The Landsat program has been observing Earth's land surfaces consistently since 1972, when the first Landsat satellite, what became known as Landsat 1, went into orbit. Since then, it has compiled the longest continuous satellite record of change across our planet. But a left over pay-for-data policy from the commercialization of the program in the 1980s and 90s meant scientists rarely looked at the year-by-year evolution of a landscape. When the USGS began providing Landsat data for no charge in 2008, looking at twenty-five years or more of data became affordable as long as you had the computing power to handle it.
"Not that long ago the size of an individual Landsat scene would have crippled most desk top computers," says Doug Morton, a physical scientist at NASA's Goddard Space Flight Center in Greenbelt Md., who uses Landsat to study changes in the Amazon and forests in Indonesia. Now with processing power doubled or more, he says, it's no problem for most desktop machines to handle a big scientific job.
When Kennedy first saw a yearly succession of moderate resolution Landsat satellite images of a 13,000 square mile area near Portland, Ore., it was a revelation. Says Kennedy, it was like looking at a pair of air photos of a forested hillside offset so that with special glasses, the image pops into three dimensional clarity. "You sort of squint your eyes and it takes a while and all of a sudden you get that moment -- boom! Oh, my god, it's a landscape!" he says. "I had that same sense [of amazement ] when I first started looking at the time series stuff."
The ability to scroll backward and forward through time and Kennedy's new technique for creating single visualizations out of millions of bits of data from hundreds of Landsat images has revealed not just the patchwork of fire scars and clear cuts -- what he was originally looking for when he partnered with the Forest Service -- but also the slow and subtle changes that take place over many years, including pulses of insect outbreaks."We did not expect that," says Kennedy. In the satellite imagery they had found two kinds of insect signals. The first is a classic mountain pine beetle outbreak. One near the Three Sisters volcanoes in Oregon started in the late 1990s and early 2000s. The beetles attacked lodge pole pines, the same species affected in outbreaks throughout British Columbia and Colorado.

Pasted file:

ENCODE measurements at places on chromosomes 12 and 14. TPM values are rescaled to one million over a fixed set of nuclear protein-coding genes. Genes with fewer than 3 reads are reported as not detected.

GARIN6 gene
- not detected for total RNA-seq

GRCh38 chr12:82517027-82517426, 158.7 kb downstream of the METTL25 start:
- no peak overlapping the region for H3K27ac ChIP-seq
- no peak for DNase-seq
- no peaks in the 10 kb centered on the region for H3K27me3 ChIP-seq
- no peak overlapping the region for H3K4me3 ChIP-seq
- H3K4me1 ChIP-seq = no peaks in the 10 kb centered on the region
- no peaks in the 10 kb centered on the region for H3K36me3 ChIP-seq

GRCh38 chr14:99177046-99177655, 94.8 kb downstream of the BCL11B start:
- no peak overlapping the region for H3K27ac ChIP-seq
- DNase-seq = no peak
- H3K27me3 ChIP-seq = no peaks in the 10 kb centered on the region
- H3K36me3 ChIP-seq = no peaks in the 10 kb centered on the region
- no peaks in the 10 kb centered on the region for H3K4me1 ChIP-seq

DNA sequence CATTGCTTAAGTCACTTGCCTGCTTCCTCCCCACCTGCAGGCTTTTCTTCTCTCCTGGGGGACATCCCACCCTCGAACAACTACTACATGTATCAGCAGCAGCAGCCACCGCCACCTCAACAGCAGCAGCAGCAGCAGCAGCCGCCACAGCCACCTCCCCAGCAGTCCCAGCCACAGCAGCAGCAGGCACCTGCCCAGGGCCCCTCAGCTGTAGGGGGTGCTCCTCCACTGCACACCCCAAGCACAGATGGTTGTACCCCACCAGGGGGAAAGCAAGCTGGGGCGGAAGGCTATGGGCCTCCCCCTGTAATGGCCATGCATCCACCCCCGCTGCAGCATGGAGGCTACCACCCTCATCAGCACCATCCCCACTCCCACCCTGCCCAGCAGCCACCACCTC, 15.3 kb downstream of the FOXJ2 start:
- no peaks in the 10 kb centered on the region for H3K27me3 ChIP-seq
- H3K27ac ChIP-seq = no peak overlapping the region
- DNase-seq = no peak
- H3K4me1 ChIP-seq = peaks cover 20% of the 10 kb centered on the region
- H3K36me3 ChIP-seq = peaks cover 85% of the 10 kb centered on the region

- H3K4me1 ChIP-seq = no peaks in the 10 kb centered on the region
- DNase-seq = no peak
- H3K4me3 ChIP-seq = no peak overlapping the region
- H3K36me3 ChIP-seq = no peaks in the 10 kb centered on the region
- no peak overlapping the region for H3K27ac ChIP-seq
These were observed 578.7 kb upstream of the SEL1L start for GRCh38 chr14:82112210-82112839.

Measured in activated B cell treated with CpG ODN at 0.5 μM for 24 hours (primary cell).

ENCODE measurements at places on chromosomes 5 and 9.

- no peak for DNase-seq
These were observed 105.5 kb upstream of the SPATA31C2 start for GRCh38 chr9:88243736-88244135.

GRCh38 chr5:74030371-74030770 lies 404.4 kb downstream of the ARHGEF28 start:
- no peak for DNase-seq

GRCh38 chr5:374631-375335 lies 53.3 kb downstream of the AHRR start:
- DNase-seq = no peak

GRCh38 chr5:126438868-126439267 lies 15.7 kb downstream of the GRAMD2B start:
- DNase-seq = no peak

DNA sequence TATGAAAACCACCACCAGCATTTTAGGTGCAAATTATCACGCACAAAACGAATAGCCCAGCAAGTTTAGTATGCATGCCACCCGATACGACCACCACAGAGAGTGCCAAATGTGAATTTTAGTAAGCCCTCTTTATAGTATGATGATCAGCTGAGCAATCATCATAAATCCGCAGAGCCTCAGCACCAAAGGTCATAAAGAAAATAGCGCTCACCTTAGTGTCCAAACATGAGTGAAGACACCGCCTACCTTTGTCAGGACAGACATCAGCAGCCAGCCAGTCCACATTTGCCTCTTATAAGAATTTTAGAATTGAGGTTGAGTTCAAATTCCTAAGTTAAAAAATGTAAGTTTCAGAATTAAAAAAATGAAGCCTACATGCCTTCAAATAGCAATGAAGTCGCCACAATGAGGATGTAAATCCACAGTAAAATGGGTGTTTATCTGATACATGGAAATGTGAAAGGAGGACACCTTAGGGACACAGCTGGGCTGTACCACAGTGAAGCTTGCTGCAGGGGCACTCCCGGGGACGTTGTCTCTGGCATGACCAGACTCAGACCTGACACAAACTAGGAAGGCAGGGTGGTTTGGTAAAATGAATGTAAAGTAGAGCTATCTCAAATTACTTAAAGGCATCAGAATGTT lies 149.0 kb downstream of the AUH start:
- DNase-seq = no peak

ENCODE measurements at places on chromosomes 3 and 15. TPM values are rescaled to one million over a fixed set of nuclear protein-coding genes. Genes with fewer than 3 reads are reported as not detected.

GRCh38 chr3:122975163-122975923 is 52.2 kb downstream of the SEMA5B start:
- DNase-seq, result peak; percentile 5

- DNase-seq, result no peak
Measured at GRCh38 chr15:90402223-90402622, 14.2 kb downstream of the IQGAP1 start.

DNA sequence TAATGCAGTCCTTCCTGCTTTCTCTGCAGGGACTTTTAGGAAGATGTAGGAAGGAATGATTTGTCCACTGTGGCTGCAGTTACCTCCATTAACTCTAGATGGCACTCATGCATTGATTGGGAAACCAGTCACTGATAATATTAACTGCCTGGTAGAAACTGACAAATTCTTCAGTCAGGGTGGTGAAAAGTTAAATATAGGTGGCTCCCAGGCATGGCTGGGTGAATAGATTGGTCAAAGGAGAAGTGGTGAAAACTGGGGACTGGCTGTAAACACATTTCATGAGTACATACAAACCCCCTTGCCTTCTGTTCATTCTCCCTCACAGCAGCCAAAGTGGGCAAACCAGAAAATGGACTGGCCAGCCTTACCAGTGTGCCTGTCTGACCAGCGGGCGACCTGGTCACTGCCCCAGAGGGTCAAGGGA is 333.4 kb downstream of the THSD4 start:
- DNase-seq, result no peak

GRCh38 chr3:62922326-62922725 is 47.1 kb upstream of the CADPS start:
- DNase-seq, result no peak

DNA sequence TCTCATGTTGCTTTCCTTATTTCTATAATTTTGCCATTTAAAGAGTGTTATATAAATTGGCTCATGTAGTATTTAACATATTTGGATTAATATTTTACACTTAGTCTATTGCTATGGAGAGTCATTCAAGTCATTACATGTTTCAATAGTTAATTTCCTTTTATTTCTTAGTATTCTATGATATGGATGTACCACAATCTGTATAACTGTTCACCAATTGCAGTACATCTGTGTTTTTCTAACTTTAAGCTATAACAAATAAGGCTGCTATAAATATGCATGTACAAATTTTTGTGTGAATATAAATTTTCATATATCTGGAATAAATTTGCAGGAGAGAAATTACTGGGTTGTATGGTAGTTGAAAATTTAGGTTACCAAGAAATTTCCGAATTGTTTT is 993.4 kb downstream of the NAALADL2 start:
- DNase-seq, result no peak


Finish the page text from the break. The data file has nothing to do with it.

The second, subtler signal found near Mount Hood and Mount Rainier is the western spruce budworm, an insect that moves into an area and eats the needles off the trees. Losing its green growth doesn't necessarily kill the tree, but it does put it under a lot of stress. If budworms return in following years, trees will ultimately succumb to the onslaught and die. Then the budworms, out of food, move on. And the forest gradually recovers.
Kennedy says to confirm the satellite data, they hiked into areas with recent known budworm outbreaks near Mount Rainier. With the decline and regrowth patterns from the new maps in hand, Kennedy says, "we stand out on the ground in the forest and look at all the dead trees and we realize that we're actually starting to see something that we had never been able to see before from space. It was very exciting." [See a video
tour of the data set: Landsat data for each year loops from 1984 to 2011 as we move from Redwood National Forest in California north along the Cascade range to Seattle, Washington, and back south along the Willamette Valley. The colors represent types of land; for example, blue areas are forests; orange/yellow areas are agriculture; and purple areas are urban.]
The imagery produced by LandTrendr is a remarkable tool for looking at change over time, says Woodcock. But what he really wants to see is a move from the retrospective to the real time. He says, "The goal in the long run is to be able to provide land managers information on what's happening as it's happening." It's a process, he says, that's just getting started.
"That ability to read the story of the landscape is something that the Landsat archive allows us to do like none other," says Doug Morton of NASA Goddard. NASA and the USGS will continue providing the means to see it with the next satellite in the Landsat series, to be called Landsat 8, scheduled to launch in early 2013.